What is Select Grade Flooring? Houston

When you buy new oak flooring for your house, you may hear the flooring referred to as “select”. The word “select” seems to imply that the flooring is high quality. And it probably is. But while the select flooring that you have purchased is likely high quality flooring, the word select refers not to the quality, but to the grade. (click above to see our home page and other company info)

The appearance of a piece of wood flooring is referred to by grade. Oak flooring grades, as sanctioned by the National Oak Flooring Manufacturers Association (NOFMA), are as follows: clear, select, number 1 common, and number 2 common. All grades of solid oak flooring are high quality in that they are all milled to the same standard, i.e.; they are all solid oak, all ¾” thick (although the face-width can vary), and all milled with a tongue on one side and a groove on the other side (thus the term “tongue & groove”).
Since all grades are milled the same, the difference in the grades is the appearance.

Clear Grade. Clear grade solid oak has a minimum amount of open grain, therefore each piece has more straight grain, or vertical grain (meaning the grain lines on each piece appear to run from one end of the piece to the other, as opposed to across the piece). A floor constructed of all clear grade oak will thus have a more uniform appearance than a floor constructed of another grade oak.

Select Grade. Select grade oak has an abundance of open grain, thus each flooring piece will have plenty of swirls and burls so often associated with oak flooring. Select grade oak is by far the most commonly used solid oak flooring. Many if not most builders who use solid oak flooring in a newly constructed home will use select grade, and if you have solid oak flooring in your home, chances are that it is select grade.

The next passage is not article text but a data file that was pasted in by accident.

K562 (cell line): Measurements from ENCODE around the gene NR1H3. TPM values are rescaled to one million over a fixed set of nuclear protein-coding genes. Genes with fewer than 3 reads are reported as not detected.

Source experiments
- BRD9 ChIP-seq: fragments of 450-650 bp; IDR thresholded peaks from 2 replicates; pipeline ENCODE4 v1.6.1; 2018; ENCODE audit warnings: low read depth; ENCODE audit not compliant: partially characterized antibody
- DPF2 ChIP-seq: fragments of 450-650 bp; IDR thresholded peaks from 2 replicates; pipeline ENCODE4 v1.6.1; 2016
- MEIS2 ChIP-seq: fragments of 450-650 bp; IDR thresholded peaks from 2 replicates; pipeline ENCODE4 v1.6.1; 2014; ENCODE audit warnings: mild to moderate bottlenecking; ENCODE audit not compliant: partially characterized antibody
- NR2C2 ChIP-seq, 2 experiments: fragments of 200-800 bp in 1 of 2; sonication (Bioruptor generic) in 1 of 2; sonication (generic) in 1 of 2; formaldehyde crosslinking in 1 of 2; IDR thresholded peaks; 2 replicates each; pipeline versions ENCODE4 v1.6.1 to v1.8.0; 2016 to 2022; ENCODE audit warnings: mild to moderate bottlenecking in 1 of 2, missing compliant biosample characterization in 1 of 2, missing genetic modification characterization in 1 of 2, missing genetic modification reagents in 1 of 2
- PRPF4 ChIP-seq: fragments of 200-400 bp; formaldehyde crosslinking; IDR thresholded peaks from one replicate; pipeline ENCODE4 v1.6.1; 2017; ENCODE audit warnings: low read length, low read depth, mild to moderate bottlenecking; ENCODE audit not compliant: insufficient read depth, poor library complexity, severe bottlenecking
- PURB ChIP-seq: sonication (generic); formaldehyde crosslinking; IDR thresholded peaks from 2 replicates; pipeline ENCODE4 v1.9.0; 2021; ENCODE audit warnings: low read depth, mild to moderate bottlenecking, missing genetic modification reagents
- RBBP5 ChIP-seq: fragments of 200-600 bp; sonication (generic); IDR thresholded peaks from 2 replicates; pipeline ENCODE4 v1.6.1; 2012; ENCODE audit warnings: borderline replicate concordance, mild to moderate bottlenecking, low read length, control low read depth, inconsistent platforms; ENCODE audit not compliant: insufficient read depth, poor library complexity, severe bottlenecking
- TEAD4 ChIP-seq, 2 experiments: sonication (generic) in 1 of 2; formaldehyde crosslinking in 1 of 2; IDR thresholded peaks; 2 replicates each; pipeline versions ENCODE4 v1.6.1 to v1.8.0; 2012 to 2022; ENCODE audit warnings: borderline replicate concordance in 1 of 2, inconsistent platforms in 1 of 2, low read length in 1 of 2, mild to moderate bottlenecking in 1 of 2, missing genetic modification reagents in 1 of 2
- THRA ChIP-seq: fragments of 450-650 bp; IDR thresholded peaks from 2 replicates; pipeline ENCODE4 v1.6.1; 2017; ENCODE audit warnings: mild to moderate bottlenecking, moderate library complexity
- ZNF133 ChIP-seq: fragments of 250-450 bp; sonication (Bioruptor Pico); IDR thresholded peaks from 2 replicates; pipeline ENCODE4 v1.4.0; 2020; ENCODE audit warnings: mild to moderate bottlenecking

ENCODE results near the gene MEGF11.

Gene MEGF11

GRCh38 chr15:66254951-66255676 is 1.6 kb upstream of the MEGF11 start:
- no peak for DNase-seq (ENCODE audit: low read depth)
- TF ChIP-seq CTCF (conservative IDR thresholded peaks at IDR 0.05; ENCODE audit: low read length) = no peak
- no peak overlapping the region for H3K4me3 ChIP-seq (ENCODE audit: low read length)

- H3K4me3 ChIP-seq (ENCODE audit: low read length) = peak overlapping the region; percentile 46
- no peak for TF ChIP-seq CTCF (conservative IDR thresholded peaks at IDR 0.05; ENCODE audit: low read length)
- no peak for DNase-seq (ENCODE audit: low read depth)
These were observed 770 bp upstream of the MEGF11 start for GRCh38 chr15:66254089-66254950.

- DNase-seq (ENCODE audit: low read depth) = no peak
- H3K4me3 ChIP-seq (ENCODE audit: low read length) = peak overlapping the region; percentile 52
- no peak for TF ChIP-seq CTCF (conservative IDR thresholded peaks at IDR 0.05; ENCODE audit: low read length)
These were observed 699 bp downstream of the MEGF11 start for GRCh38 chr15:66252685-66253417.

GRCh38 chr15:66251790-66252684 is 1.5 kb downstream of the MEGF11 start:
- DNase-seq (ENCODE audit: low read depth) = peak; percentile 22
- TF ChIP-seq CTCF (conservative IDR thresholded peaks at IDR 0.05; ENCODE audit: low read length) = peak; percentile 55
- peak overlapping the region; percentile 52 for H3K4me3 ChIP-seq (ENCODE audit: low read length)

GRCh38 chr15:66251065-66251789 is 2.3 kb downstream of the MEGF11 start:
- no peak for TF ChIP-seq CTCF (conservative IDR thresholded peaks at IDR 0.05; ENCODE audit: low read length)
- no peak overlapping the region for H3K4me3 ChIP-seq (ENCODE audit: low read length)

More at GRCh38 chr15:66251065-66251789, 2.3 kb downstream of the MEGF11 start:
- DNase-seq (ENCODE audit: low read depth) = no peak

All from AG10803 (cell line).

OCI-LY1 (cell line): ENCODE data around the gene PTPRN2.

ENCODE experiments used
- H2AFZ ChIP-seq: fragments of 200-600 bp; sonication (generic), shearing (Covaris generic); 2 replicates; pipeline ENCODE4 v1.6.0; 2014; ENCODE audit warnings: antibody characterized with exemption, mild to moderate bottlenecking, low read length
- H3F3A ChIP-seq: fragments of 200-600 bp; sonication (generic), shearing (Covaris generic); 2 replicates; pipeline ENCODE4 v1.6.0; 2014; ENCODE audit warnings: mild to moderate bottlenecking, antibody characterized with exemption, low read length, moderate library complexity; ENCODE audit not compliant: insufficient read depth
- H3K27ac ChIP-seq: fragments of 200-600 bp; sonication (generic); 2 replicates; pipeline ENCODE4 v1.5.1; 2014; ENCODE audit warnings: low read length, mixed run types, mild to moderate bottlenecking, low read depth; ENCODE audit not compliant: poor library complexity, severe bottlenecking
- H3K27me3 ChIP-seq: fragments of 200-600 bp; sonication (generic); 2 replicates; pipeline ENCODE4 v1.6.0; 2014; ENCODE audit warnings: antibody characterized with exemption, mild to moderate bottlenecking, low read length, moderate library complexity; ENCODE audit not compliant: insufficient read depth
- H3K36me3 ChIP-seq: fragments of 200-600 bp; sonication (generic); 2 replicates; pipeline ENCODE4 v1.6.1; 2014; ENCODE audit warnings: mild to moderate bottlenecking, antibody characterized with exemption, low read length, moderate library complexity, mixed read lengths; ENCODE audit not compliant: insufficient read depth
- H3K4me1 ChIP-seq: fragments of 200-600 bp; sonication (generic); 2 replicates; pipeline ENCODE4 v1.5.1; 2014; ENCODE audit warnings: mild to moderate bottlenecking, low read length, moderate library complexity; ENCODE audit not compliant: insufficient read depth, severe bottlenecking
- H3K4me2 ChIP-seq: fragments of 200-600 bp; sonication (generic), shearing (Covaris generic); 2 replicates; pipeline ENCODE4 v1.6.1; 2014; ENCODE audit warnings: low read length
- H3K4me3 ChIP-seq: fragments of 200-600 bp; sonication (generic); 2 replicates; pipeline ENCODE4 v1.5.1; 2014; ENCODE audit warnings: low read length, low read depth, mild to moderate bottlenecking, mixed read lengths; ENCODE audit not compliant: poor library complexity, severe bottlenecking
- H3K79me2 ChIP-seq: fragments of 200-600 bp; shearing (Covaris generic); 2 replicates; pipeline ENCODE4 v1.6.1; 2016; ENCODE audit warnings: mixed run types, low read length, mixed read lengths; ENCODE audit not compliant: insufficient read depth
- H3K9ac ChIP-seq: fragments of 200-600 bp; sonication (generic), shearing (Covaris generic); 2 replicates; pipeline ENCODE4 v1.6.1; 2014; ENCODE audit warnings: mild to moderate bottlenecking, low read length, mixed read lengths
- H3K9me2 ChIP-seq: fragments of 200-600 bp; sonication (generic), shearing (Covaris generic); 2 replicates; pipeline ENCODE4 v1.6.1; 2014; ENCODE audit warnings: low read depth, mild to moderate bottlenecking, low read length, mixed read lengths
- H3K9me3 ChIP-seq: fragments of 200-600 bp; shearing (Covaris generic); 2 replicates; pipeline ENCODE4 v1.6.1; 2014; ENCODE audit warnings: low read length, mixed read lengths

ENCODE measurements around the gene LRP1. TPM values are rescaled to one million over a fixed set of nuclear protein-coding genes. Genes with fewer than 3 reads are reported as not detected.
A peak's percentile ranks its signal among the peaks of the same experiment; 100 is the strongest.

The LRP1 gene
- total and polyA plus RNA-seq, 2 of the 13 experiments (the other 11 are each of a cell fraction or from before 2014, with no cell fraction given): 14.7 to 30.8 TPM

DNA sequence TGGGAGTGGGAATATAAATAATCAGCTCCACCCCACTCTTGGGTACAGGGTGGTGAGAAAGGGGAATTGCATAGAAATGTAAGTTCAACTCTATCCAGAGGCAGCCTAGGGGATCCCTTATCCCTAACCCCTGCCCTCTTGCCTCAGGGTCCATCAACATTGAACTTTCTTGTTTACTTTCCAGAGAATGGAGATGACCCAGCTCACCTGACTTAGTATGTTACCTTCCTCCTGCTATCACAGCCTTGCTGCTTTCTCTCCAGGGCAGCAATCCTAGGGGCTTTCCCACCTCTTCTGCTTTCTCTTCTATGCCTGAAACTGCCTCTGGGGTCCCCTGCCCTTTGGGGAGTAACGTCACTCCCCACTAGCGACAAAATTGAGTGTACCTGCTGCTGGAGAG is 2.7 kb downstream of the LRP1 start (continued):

Number 1 Common Grade. Number 1 common also has the open grain and swirls and curls as does select grade, but has more dark areas, in which the grain appears to be squeezed, and more dark steaks and spots, and small worm holes, providing for more variation in color. Many would say that a number 1 common floor has more “character”, and many homeowners, if they are given the option, would actually prefer a number 1 common grade oak floor.

Number 2 Common Grade. Again, number 2 common has the open grain of select flooring, and has the dark areas and streaks of number 1, but number 2 is actually likely to have small open knot holes, as well as edges in places that are grooved out and dark, much like most of us have seen on a standard pine 2 x 4 piece of lumber. Number 2 common oak flooring is occasionally referred to by retailers as “rustic”, or “cabin grade”, but the sanctioned grade is number 2 common.

One last note: all of the above grades are “plain-sawn” flooring, referring to the method that the individual boards are cut from the log. Another method of cutting flooring from logs is to quarter-cut the log, thus producing “quarter-sawn” flooring. Although quarter-sawn flooring is often referred to as being the highest grade of solid oak flooring, it actually is not a grade of flooring but is cut differently from the log. The difference in plain-sawn flooring and quarter-sawn flooring will be the subject of a future article on this website.

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